Why drinking a hot beverage on a hot day will cool you off on the course

Danielle Kang uses an umbrella to find relief from the heat at Kasumigaseki.

Danielle Kang uses an umbrella to hide from the blazing heat at Kasumigaseki Country Club.

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It’s capital H-O-T hot in Kawagoe, Japan with the heat index reaching upwards of 100 degrees each day. 

It’s so hot that Lexi Thompson’s caddie had to leave her bag on the 15th hole during her first round and Yuka Saso’s caddie was rushed to the hospital after succumbing to heat exhaustion during a practice round. 

With the temperatures soaring, players have been sharing their secrets to staying cool in the heat. While most of the women have suggested drinking water, replenishing electrolytes and staying in the shade as much as possible, Danielle Kang had a completely different response to the question of staying cool in extreme heat.

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“I actually keep warm during the heat and I drink hot tee on the golf course,” Kang told reporters. “I don’t like contrasting hot and cold, then I feel like I’m hotter. I feel more of the heat. So I try and feel a bit neutralizing internal and external and just breathe through it.”

Kang’s unique method of staying cool piqued my interest, especially because I’ve heard of this before, but I’ve never heard a professional athlete say they actually do it. So, I decided to look into it. 

Lo and behold, science backs Kang’s method up.

Well, sort of. 

Does drinking a hot beverage on a hot day help you feel cooler?

Yes…and no. 

In a 2012 study, Ollie Jay, a researcher at the University of Ottawa’s School of Human Kinetics at the time, found that consuming hot beverages in hot weather during exercise could actually help lower your body’s overall heat storage.

The way this works is pretty simple: When you drink something warm, receptors on your tongue send signals to your brain that you’re ingesting something hot. Your brain then takes on the responsibility of cooling you off by telling your body to sweat. It’s similar to why experts say taking a lukewarm shower on a hot day can actually help cool you down faster.

However, when it comes to drinking the hot beverage: In order for this response to actually cool you off, your sweat has to be able to completely evaporate. This is because when you sweat, your body uses the excess heat building up internally to help it evaporate. If it’s humid out, that sweat will simply sit on your skin and your body won’t be able to expel the excess heat as effectively.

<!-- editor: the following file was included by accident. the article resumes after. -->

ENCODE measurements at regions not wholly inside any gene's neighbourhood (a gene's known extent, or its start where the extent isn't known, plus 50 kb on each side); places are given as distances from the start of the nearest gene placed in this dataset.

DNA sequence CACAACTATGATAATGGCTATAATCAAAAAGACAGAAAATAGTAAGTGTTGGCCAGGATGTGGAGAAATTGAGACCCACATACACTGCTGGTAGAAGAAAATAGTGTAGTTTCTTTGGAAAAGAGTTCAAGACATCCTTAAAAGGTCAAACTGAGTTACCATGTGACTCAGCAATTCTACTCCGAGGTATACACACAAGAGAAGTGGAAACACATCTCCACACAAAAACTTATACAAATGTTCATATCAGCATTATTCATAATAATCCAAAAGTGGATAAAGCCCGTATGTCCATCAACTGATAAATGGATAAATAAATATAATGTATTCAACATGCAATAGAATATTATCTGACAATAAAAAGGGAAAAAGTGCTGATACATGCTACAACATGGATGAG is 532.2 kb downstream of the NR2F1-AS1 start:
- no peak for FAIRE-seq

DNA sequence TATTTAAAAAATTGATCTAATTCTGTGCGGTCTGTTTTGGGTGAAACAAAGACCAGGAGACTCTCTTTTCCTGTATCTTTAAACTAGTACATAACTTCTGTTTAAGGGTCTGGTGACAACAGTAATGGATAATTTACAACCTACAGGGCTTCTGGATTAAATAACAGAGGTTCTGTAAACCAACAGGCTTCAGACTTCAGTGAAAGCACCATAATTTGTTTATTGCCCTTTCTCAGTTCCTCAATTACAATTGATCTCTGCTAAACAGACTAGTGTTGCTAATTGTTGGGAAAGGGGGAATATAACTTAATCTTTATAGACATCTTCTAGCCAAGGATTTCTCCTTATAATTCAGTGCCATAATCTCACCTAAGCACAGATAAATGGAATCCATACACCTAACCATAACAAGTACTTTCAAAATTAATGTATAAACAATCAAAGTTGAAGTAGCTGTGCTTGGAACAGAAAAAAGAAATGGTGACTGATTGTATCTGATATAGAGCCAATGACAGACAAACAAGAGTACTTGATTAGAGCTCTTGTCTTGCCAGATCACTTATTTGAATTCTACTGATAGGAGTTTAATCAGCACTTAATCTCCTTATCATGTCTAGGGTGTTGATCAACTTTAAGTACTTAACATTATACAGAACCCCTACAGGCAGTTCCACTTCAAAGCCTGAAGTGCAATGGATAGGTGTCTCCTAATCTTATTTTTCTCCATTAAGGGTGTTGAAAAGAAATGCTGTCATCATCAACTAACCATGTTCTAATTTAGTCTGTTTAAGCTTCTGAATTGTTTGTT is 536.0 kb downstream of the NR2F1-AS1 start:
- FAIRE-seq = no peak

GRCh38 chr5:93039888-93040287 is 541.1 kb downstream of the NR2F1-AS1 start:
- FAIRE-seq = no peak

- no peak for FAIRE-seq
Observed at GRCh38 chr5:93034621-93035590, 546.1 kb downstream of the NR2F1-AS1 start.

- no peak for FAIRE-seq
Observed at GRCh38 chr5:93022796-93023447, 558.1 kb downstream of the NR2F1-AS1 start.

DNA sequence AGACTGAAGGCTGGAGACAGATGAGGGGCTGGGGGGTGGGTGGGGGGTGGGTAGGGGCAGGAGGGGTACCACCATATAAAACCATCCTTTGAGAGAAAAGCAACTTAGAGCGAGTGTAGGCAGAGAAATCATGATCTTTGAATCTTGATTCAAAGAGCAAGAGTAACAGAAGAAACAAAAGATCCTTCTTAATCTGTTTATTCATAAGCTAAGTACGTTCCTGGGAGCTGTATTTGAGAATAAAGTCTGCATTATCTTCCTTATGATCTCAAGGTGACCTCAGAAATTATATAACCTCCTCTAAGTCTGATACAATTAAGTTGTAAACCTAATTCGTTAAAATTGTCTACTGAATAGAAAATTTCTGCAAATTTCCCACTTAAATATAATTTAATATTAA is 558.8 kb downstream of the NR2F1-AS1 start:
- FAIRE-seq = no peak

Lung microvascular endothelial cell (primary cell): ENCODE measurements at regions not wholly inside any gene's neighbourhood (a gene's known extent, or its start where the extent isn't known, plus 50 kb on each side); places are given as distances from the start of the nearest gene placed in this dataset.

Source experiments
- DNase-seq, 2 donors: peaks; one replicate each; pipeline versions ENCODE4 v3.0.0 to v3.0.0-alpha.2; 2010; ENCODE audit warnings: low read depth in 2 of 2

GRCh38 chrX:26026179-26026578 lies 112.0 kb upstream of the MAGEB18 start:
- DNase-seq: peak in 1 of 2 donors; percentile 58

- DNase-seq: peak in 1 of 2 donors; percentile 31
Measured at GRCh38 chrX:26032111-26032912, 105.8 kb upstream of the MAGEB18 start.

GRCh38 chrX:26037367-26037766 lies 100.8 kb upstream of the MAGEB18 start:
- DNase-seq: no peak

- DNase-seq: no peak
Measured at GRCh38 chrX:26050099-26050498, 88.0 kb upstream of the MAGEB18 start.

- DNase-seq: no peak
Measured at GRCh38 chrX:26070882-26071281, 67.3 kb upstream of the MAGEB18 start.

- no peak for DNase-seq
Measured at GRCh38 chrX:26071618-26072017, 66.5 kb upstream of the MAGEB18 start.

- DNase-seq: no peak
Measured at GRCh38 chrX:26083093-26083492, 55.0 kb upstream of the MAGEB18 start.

If you’re in a hot, humid environment like say, Kawagoe, Japan, consuming a hot beverage will definitely make you sweat more, but that moisture won’t evaporate, leaving you hot and sweaty rather than providing relief from the heat.

What about cold beverages? 

Jay also found that drinking cold beverages had a similar, but opposite effect on the body whereby participants in his study who drank cold beverages actually sweat less because the drinks cooled their internal temperatures and their bodies held onto more heat as w result.

When should you drink hot vs. cold beverages on the golf course? 

When it comes to playing golf, there are a lot of factors to consider when prepping for your round. While Danielle Kang’s preference for drinking hot beverages works, you need the right conditions to make sure your sweat can evaporate completely. 

This means you really should be checking the weather before you play a round of golf to determine if grabbing a hot tea or coffee is worth it. If you’re playing in high temps, but low humidity, grab a hot drink.

In hot, humid climates though, you’re better off sticking with ice water and other cold beverages that will help you cool off internally.

Since the goal of any round is to play your best and have fun, do what will keep you cool on the course and under pressure standing over a birdie putt.

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